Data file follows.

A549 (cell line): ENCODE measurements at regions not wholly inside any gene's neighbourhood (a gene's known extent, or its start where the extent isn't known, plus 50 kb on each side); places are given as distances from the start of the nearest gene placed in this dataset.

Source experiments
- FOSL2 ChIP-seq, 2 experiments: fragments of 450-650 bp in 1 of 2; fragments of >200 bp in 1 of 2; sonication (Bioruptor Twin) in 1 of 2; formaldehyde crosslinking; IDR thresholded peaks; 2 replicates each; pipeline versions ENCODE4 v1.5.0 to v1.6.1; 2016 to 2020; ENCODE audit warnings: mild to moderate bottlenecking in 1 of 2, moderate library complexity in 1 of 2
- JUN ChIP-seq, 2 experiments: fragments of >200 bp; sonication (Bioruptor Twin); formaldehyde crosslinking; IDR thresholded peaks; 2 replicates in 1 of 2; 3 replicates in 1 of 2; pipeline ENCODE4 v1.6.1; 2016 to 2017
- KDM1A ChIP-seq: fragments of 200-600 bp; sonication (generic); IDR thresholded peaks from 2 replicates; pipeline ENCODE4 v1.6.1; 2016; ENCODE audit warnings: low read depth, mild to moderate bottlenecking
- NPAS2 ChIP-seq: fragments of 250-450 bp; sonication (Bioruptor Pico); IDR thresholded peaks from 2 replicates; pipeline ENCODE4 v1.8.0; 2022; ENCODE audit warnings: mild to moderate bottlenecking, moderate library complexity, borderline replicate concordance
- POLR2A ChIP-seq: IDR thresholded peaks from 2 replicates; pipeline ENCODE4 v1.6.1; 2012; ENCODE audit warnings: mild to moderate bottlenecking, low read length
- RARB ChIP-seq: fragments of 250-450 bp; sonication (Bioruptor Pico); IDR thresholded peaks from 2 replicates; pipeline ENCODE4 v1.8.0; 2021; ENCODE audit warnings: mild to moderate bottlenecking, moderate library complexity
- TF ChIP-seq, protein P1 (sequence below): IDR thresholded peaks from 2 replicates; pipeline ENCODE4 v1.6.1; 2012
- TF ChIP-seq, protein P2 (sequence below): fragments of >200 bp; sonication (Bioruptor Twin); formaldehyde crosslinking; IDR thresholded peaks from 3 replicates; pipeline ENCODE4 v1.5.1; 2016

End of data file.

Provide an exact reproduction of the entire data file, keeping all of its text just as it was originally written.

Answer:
A549 (cell line): ENCODE measurements at regions not wholly inside any gene's neighbourhood (a gene's known extent, or its start where the extent isn't known, plus 50 kb on each side); places are given as distances from the start of the nearest gene placed in this dataset.

Source experiments
- FOSL2 ChIP-seq, 2 experiments: fragments of 450-650 bp in 1 of 2; fragments of >200 bp in 1 of 2; sonication (Bioruptor Twin) in 1 of 2; formaldehyde crosslinking; IDR thresholded peaks; 2 replicates each; pipeline versions ENCODE4 v1.5.0 to v1.6.1; 2016 to 2020; ENCODE audit warnings: mild to moderate bottlenecking in 1 of 2, moderate library complexity in 1 of 2
- JUN ChIP-seq, 2 experiments: fragments of >200 bp; sonication (Bioruptor Twin); formaldehyde crosslinking; IDR thresholded peaks; 2 replicates in 1 of 2; 3 replicates in 1 of 2; pipeline ENCODE4 v1.6.1; 2016 to 2017
- KDM1A ChIP-seq: fragments of 200-600 bp; sonication (generic); IDR thresholded peaks from 2 replicates; pipeline ENCODE4 v1.6.1; 2016; ENCODE audit warnings: low read depth, mild to moderate bottlenecking
- NPAS2 ChIP-seq: fragments of 250-450 bp; sonication (Bioruptor Pico); IDR thresholded peaks from 2 replicates; pipeline ENCODE4 v1.8.0; 2022; ENCODE audit warnings: mild to moderate bottlenecking, moderate library complexity, borderline replicate concordance
- POLR2A ChIP-seq: IDR thresholded peaks from 2 replicates; pipeline ENCODE4 v1.6.1; 2012; ENCODE audit warnings: mild to moderate bottlenecking, low read length
- RARB ChIP-seq: fragments of 250-450 bp; sonication (Bioruptor Pico); IDR thresholded peaks from 2 replicates; pipeline ENCODE4 v1.8.0; 2021; ENCODE audit warnings: mild to moderate bottlenecking, moderate library complexity
- TF ChIP-seq, protein P1 (sequence below): IDR thresholded peaks from 2 replicates; pipeline ENCODE4 v1.6.1; 2012
- TF ChIP-seq, protein P2 (sequence below): fragments of >200 bp; sonication (Bioruptor Twin); formaldehyde crosslinking; IDR thresholded peaks from 3 replicates; pipeline ENCODE4 v1.5.1; 2016